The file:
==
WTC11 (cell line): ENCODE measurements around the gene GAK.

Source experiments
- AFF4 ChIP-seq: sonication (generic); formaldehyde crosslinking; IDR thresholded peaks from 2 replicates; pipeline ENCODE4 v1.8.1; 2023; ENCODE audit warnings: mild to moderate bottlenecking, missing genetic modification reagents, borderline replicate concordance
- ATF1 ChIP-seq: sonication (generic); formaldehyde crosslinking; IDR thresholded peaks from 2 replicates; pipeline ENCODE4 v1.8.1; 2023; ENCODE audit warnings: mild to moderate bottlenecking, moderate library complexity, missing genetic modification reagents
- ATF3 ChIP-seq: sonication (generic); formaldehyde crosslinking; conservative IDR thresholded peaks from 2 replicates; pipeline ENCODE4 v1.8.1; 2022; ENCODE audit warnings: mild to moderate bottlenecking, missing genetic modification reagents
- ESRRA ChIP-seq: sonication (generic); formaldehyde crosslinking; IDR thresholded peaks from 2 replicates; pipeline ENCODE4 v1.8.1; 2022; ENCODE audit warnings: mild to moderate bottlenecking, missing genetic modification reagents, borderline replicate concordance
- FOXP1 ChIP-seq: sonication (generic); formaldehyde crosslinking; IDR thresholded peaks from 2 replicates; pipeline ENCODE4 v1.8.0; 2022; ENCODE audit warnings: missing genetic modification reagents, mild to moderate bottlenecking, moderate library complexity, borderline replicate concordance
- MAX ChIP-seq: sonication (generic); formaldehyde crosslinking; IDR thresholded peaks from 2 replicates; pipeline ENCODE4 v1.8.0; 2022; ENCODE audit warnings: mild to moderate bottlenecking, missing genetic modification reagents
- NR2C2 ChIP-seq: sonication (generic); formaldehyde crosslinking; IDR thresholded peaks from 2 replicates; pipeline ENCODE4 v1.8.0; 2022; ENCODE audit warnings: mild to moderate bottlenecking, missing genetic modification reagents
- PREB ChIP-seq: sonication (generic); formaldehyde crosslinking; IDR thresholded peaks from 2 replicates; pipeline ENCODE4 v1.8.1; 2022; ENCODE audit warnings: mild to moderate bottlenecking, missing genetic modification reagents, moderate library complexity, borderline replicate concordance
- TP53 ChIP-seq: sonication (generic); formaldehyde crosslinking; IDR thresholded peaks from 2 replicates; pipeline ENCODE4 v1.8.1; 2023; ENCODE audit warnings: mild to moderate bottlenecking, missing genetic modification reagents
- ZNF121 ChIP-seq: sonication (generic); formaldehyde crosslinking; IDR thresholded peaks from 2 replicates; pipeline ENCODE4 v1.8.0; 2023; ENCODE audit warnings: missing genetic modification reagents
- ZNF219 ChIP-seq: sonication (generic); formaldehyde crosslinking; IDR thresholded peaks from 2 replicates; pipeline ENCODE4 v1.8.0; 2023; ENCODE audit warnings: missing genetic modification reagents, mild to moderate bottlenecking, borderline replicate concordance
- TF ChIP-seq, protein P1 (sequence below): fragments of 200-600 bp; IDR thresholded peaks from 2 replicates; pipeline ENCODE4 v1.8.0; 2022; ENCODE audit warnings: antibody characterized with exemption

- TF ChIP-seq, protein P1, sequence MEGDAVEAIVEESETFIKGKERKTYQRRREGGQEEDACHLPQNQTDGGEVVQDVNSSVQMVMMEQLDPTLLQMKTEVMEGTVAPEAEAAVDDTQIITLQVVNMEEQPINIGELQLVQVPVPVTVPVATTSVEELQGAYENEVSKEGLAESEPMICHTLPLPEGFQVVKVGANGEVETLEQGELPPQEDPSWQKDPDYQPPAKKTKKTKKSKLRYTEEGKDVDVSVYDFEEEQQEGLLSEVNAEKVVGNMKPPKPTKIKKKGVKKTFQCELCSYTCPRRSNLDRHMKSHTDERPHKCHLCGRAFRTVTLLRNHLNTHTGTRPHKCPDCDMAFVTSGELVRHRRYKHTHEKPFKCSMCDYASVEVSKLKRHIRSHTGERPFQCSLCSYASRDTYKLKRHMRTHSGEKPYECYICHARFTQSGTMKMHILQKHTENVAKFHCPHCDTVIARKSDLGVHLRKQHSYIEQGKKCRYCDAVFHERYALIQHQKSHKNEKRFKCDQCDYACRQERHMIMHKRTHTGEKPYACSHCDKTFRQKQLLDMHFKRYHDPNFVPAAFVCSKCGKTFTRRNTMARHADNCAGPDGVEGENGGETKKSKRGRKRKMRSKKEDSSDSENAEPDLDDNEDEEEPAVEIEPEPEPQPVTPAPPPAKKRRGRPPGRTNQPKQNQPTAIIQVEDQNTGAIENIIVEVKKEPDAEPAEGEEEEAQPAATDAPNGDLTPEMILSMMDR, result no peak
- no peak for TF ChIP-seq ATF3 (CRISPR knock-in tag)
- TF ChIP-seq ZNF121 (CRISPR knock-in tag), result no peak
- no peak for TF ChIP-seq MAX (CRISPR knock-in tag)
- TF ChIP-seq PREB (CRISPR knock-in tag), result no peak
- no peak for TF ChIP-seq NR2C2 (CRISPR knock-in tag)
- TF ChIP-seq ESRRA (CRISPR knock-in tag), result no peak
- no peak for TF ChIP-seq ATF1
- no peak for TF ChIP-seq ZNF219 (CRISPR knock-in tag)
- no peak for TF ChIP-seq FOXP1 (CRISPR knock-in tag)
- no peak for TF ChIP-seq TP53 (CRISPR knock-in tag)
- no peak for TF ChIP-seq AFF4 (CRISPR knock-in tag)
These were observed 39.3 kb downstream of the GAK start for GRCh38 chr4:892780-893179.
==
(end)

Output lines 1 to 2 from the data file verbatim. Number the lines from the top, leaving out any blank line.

WTC11 (cell line): ENCODE measurements around the gene GAK.

Source experiments